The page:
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Can “forest bathing” help reduce your stress?

With screen time rising and sleep quality plummeting, Canadians are experiencing an unprecedented epidemic of stress. Even during a sunny long weekend at the cottage, it can be tough to turn off your phone and disconnect from the stresses of life back in the city. But researchers say that time practicing the Japanese art of shirin-yoku—meaning “forest bath” or “absorbing the forest atmosphere”—could be one way to reduce stress levels while building a mindful connection with nature. Through forest bathing, it’s possible to improve our overall well-being simply by going for a walk outdoors and spending time among trees. 

That’s one more reason to take the Mazda CX-50 Minute Challenge this August, the goal of which is to get active in nature for 50 minutes, three times per week. What you do in those 150 minutes, and what you can gain, is up to you. 

The benefits of forest bathing

Forest bathing, which is also known as forest therapy, involves experiencing nature and the outdoors through your senses. Formally developed as a practice in the 1980s in Japan, where it was part of the country’s health program and considered preventive care, forest bathing has been shown to lower blood pressure and reduce stress hormones. 

According to one study, a two-hour walk through a forest park offered multiple benefits compared to the same walk taken in an urban area. Other research has indicated that time spent in nature is not only relaxing and restorative, but it can also provide some therapeutic effects on the immune, cardiovascular, and respiratory systems. At a time when one in four Canadians are reporting high levels of life stress on most days, this simple and free practice could offer ample benefits to those who are able to get outside and immerse themselves in nature.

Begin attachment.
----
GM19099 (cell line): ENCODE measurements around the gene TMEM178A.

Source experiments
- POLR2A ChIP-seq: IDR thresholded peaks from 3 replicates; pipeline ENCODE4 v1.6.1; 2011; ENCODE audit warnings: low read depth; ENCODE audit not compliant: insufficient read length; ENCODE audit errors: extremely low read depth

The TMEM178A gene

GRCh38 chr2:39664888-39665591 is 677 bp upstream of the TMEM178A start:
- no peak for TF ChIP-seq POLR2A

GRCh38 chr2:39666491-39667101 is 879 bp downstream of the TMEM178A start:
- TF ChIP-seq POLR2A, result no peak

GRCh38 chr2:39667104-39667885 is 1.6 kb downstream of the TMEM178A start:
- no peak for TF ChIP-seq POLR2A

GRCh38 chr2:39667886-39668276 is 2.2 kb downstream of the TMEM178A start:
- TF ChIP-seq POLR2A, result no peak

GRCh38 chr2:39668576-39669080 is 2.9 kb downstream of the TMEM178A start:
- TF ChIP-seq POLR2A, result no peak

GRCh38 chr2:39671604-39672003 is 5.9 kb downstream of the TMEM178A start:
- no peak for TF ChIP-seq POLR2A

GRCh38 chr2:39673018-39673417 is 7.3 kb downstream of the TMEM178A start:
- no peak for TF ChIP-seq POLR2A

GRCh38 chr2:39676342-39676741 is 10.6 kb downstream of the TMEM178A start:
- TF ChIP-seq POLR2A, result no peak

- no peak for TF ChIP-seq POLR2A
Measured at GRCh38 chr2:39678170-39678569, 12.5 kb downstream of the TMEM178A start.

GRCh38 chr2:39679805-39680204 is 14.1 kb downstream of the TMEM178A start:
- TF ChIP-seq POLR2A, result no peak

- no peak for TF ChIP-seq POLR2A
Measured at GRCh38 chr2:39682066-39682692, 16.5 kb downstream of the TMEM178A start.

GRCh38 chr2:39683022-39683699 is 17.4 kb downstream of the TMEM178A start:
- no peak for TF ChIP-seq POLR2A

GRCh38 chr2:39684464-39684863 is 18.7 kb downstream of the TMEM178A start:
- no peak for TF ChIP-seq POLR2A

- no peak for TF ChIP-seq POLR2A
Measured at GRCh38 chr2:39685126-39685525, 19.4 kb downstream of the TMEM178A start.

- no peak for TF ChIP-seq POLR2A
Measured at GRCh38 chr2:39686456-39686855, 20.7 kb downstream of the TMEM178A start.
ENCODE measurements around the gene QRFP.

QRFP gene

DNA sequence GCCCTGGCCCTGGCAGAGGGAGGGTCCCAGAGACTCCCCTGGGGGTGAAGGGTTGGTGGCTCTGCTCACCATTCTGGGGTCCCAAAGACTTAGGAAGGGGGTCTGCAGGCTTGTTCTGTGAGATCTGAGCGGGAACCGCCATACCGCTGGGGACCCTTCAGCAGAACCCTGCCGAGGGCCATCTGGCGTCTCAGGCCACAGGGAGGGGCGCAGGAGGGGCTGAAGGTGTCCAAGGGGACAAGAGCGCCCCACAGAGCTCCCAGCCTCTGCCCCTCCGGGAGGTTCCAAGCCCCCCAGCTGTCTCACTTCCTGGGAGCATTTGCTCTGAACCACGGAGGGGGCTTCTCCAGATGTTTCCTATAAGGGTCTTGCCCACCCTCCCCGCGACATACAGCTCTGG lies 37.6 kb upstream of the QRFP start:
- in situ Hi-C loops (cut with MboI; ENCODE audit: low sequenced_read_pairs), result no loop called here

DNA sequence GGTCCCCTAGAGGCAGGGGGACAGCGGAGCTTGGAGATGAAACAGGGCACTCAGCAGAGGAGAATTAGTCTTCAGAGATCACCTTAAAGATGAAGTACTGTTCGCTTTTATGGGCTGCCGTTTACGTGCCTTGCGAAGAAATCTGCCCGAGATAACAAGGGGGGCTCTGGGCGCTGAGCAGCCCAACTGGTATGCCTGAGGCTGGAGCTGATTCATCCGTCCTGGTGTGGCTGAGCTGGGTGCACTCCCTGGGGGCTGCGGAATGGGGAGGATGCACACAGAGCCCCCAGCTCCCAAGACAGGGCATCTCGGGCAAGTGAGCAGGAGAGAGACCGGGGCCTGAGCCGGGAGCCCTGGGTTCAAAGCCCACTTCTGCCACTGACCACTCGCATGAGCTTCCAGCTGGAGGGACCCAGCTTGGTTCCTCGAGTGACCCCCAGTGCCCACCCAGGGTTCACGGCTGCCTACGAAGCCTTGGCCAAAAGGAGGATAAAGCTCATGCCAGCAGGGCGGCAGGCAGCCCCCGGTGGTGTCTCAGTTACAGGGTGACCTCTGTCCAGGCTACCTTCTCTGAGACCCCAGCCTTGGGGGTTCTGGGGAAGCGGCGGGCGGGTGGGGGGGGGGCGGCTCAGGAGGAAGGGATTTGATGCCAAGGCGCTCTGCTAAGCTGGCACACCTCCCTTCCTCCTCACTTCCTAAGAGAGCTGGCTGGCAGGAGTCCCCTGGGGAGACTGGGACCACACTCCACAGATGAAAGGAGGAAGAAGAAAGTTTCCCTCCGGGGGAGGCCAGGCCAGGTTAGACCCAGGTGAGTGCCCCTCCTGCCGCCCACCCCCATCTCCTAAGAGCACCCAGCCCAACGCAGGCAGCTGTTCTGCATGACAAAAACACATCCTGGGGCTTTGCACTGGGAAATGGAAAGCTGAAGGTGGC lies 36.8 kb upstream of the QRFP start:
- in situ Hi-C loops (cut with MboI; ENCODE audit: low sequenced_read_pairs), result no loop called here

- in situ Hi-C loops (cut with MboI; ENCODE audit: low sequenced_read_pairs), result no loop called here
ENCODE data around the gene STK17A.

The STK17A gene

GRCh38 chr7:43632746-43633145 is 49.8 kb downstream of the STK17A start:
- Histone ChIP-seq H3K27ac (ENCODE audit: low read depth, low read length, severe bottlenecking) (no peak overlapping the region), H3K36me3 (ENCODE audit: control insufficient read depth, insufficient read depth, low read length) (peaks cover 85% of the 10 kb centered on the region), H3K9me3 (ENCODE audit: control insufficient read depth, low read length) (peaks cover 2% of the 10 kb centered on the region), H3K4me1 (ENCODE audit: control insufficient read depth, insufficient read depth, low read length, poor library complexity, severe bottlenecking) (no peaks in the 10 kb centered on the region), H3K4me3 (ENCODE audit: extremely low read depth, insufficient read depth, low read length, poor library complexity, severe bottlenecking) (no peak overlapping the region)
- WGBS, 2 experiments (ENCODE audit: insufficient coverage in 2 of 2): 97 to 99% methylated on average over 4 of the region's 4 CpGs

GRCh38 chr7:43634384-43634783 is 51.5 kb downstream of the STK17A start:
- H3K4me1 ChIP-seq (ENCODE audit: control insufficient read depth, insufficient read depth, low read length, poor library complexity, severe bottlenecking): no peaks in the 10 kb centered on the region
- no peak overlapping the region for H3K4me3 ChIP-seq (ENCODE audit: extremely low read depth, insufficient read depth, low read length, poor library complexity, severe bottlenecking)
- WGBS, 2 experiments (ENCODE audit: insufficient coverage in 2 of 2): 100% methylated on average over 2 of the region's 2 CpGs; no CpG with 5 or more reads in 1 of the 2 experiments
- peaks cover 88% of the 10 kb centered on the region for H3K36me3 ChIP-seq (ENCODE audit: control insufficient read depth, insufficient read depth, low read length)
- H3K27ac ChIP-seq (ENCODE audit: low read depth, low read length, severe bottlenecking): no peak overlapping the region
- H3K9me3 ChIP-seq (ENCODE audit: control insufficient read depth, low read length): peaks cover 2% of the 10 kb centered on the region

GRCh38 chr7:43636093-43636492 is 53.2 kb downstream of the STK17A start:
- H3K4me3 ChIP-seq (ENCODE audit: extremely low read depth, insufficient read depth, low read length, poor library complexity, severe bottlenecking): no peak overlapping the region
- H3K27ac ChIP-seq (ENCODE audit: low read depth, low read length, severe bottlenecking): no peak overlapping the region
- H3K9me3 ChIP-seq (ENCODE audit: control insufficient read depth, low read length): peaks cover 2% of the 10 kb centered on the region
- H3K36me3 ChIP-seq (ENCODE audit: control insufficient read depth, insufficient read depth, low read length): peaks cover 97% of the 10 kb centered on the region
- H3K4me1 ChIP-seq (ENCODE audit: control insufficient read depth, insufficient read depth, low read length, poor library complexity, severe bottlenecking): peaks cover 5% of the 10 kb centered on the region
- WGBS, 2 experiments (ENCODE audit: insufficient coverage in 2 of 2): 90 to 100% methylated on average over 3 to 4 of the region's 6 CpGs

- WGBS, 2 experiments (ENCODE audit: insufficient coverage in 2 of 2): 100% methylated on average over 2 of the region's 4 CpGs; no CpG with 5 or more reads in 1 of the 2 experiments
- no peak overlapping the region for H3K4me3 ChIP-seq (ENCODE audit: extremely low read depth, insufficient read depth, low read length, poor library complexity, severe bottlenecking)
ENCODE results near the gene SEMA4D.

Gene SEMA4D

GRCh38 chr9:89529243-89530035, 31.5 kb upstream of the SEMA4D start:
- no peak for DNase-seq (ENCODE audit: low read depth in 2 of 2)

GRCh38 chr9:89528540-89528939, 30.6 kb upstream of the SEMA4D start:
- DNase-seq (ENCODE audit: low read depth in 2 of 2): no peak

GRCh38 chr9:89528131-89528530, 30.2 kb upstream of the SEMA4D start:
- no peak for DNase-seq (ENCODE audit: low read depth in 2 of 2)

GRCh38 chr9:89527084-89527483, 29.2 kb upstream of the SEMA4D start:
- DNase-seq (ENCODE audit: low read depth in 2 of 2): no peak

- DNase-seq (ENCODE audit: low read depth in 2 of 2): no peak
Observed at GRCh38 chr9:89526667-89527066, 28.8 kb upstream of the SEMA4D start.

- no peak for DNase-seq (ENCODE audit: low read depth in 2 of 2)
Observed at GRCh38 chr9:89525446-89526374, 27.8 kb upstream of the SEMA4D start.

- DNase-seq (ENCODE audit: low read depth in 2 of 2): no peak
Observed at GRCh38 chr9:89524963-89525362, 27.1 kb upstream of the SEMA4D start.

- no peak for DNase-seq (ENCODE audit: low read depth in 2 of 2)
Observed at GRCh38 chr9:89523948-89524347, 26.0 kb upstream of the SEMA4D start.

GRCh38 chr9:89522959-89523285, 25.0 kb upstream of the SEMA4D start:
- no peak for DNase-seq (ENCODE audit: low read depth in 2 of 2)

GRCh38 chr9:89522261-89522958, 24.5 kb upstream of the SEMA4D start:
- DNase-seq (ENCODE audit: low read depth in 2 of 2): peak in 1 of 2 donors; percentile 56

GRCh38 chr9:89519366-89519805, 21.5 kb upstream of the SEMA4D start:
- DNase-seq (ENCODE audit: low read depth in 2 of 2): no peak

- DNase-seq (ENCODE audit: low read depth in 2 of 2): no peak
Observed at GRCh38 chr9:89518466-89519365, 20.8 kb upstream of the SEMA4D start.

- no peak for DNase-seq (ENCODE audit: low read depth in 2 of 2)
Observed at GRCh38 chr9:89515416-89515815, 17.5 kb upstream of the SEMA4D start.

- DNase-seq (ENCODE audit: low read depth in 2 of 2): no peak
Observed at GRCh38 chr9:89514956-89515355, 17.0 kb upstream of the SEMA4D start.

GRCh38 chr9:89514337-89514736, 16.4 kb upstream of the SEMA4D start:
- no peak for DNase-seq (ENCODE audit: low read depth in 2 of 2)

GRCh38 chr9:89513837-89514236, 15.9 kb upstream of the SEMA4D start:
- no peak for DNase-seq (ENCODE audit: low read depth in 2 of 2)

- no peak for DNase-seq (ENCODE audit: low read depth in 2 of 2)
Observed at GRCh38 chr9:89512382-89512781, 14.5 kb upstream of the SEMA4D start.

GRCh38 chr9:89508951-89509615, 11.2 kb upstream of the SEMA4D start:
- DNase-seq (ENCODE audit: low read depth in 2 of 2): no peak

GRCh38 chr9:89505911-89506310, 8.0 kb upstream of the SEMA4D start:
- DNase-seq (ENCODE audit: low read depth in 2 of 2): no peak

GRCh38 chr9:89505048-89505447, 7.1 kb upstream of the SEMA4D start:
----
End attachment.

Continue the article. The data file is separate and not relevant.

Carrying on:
What to know before you try

Forest bathing can be done year-round, in any location where there are trees. This form of nature or ecotherapy involves soaking your senses in a forest environment, and could include an hours-long hike in the woods or 50 minutes spent exploring your local nature reserve or park. You could do a forest bath solo, or go out with a group or certified guide for a more educational, structured experience. 

Keep in mind that it’s not an excursion that is meant to be physically demanding, there’s no special gear or equipment required, and even the shortest outings can offer some therapeutic benefits. In fact, participants in one Japanese study had decreased stress and heart rates after a 15-minute walk in a city park. 

Making the most of your forest bath

Before you start, leave your electronics behind. Or put away your headphones and turn off notifications on your phone and smartwatch. Once you are outside in the forested area, decide how much time you have for the practice and find a peaceful, treed path or trail to explore. Avoid any noisy areas or parks with heavy foot traffic.

This is a time to really immerse yourself in nature, and try to experience the woods with all five senses. During the walk, allow yourself to make stops and detours to explore the forest without worrying about your pace or progress along the trail. Close your eyes to see what you can hear and feel and smell in the environment. Feel free to touch plants or even hug a tree if you’re so inclined, and see what flora and fauna you can observe and identify. If you can find a good spot, a short meditation in the forest can feel very grounding, even just for a few minutes. 

Ready to spend more time in nature? Join the Mazda CX-50 Minute Challenge today and learn more about the new Mazda CX-50, at mazda.ca/en/CX50minutechallenge